As a Jewish woman, I grew up in the fear of hatred, antisemitism, and the simple case of being a minority with religion. I hid the truth and kept quiet through my school years. However, it wasn’t as big of a secret as I once preferred. Regardless of the times changing and improving (relatively speaking), there were times when a swastika was drawn on my school bus window, spray-painted on my driveway, and etched onto my school desk. These instances only added to my fear—a fear of being proud of who I am.

I have said many times throughout my writing journey that I enjoy writing what fears me the most. Those stories seem to evoke my deepest emotions, so I like to dig in that area.

A Nazi, though … the thought terrified me. How could I write about a Nazi and spin it in a positive direction?

The research was endless, and so were my questions. How did such a large population come to hate an entire religion? The answers were out there, and I found them: manipulation, propaganda, and unimaginable tactics that brainwashed many.

There were many Nazis who were against what they were forced to do. Just as the Jews were left without a choice, many Nazis were given threats that would leave them in the same life or death situation.

At a young age, Charlie Crane was left with the unthinkable decision to protect himself or an entire religion.

Through Unspoken Words, I provide insight on the internal battles Charlie ensued and how he became a man with the power to kill. When the dust settled, Charlie did not move along in his life in contentment. As most would assume, his life was destined for a darkness that I dug into, understanding and realizing thoughts of a manipulated man more than I may have originally planned.

Now, reading back on Unspoken Words I see how raw, dark, emotional, disturbing, and truthful the story came to be. In the mind of most, Charlie would not deserve a happy ending no matter how the story spun, but since I don’t like to end a book with sadness, I had one heck of a time creating a realistic portrayal of Charlie’s journey—one that he needed to endure to find his peace in the world.

My goal was to offer myself a better understanding of the “enemy” and though it pains me to understand how much hatred grew during the years of the holocaust, I now have a broader understanding of how life came to be.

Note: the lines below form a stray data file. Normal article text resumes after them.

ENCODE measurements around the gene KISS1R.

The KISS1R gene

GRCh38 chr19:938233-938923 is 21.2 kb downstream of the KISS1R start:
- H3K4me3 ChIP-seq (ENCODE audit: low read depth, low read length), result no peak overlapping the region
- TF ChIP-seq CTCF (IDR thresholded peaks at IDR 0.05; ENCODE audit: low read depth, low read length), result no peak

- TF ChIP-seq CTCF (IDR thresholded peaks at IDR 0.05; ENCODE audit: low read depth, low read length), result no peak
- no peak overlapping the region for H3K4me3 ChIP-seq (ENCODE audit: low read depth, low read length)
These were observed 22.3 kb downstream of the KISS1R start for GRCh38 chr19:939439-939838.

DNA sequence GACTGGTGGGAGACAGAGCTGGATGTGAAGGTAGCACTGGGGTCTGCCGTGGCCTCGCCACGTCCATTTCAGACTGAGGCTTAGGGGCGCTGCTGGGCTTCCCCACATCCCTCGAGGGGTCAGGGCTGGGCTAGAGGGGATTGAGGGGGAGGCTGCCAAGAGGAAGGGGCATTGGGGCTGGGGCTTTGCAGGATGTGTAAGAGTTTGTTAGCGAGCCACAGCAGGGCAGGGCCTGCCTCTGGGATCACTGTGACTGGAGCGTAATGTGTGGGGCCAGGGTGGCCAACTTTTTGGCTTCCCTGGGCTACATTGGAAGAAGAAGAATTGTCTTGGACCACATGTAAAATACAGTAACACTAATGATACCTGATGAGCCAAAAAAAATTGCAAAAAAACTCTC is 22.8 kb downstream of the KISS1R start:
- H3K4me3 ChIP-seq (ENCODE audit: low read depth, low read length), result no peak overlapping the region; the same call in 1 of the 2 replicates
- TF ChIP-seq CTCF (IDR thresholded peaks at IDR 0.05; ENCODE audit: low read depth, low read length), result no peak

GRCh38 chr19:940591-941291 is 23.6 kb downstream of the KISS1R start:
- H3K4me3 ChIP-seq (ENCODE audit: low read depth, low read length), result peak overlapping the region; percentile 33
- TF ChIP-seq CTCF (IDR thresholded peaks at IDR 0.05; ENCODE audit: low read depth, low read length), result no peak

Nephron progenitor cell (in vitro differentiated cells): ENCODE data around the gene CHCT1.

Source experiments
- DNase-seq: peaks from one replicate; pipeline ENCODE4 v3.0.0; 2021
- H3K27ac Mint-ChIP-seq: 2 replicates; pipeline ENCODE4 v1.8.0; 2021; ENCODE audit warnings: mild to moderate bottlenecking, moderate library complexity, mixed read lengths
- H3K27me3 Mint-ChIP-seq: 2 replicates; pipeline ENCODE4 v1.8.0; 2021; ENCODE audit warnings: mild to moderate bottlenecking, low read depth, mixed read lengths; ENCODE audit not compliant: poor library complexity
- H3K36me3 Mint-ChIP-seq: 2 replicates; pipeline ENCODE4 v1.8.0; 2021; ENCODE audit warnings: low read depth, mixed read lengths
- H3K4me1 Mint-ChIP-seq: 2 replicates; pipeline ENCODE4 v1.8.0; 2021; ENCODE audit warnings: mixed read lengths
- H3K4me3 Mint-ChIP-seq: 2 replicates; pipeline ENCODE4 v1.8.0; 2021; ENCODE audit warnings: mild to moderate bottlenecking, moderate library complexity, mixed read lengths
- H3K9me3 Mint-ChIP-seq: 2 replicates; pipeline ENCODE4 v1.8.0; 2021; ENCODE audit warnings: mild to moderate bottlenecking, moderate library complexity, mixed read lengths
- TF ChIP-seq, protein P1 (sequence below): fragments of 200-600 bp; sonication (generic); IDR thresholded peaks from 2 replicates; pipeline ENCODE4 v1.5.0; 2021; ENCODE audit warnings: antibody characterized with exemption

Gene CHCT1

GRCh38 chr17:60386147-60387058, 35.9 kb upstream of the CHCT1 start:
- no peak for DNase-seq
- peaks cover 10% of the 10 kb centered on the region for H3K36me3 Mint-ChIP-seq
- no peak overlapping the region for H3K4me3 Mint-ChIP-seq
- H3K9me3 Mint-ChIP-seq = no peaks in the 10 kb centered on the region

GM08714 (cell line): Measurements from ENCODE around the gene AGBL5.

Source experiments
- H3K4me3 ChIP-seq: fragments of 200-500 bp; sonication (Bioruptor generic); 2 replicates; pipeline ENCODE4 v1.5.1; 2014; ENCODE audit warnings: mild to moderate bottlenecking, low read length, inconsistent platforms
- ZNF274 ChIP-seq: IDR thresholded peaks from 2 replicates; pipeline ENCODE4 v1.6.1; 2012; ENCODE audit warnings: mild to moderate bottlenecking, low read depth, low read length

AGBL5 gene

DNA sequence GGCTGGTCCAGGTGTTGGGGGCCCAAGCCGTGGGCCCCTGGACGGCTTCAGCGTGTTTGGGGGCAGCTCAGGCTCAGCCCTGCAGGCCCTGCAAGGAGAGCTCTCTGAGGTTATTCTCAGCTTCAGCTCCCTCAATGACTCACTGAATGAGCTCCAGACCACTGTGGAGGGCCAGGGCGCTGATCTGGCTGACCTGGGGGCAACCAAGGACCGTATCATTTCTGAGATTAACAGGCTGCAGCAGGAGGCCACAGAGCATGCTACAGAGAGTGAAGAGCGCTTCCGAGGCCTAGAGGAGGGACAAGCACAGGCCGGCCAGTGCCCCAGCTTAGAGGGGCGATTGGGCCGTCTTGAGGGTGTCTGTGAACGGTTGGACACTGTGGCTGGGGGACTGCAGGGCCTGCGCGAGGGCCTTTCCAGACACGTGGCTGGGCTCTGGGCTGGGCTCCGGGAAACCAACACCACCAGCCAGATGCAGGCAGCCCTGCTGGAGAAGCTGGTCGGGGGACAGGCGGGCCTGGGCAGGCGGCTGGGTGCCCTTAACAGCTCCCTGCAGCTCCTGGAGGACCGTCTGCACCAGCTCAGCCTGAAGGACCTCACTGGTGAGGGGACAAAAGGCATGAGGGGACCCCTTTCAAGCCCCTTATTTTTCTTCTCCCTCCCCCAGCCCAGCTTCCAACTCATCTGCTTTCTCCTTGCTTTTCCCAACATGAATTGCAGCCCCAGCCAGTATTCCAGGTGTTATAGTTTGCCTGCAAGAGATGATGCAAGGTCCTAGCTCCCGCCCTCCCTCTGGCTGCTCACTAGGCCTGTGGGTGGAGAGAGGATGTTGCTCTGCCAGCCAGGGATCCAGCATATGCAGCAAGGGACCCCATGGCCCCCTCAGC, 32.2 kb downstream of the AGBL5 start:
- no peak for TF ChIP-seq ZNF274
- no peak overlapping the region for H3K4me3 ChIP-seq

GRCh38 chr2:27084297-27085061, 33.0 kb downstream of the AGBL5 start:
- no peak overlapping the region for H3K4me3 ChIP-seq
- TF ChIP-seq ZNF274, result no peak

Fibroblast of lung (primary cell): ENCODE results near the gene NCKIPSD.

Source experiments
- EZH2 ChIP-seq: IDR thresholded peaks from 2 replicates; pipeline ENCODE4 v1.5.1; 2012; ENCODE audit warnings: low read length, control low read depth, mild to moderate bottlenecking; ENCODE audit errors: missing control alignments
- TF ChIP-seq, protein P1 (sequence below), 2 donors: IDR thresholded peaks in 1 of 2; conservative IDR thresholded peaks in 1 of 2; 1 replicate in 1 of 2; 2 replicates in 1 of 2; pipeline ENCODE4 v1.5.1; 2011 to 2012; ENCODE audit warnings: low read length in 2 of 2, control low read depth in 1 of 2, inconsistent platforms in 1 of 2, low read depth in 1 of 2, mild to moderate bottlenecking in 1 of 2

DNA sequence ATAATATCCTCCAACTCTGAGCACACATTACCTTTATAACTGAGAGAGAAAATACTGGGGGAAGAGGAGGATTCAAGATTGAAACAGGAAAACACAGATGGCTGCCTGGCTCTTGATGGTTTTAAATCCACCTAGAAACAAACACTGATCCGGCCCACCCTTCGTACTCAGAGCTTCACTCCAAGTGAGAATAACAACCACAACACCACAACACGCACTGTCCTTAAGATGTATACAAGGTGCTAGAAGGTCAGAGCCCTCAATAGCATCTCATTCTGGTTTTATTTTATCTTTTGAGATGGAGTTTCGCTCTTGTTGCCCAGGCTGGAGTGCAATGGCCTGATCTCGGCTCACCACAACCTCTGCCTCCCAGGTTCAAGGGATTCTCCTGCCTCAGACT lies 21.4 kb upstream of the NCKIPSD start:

I have poured my heart and soul into this taboo story, and I am counting the days down until October 16th when I can share my words with the world.

If you haven’t already, I hope you find the time to read Last Words and The Other Blue Sky before Unspoken Words releases (Though, Unspoken Words can be read as a standalone).

Happy Valentines Day, Loves!

I’ll start this post by saying, I understand why Valentines day is so controversial. It’s a holiday that excludes anyone who isn’t in a happy relationship. Some people prefer to be alone, and some are going through heartache. It’s taken me a long time to understand the deeper meaning of this holiday, mostly because I spent so long yearning to celebrate it in the old-fashioned swept off my feet way. I’ve come to find that once you have that kind of relationship, you don’t need a day to prove it. Furthermore, I feel like I got a good taste of this comprehension while I sat in Starbucks, watching people walk in to the romantic atmosphere oozing with old songs that scream “love is in the air". Except there were so many people who looked sad or just stressed out, and I began to wonder if the holiday causes more heartache than love. I kind of wish Valentines Day would morph into the type of holiday where people show an act of kindness, or maybe just a day where people show love in general without the pressure of being in a happy situation in life. This isn’t an anti-Valentines day post because I’m thrilled for those who are happily celebrating. In fact, I do have a wonderful husband and we do little things to celebrate the days privately, but I don’t feel the need to prove it on one day of the year. However, I would like to offer kindness to everyone I can. If anyone needs a boost or a hug, I’d love to be that person.

With that said, I want to tell you all that I appreciate you. I’m grateful for you and adore the support you give me. If there is ever anything I can do for you, please tell me.

I was trying to think of something I could do for all of you, and while it’s hard to find one thing that will make everyone happy, I decided to make all the books in the Man Cave series free for just today. You can download the box set and keep them all for a rainy day :). If you’ve already downloaded the box set, you should update it because I’ve added the Milkman!

Anyway, I hope someone does something kind for you today because you deserve it <3.

Click to download! -> The Man Cave Collection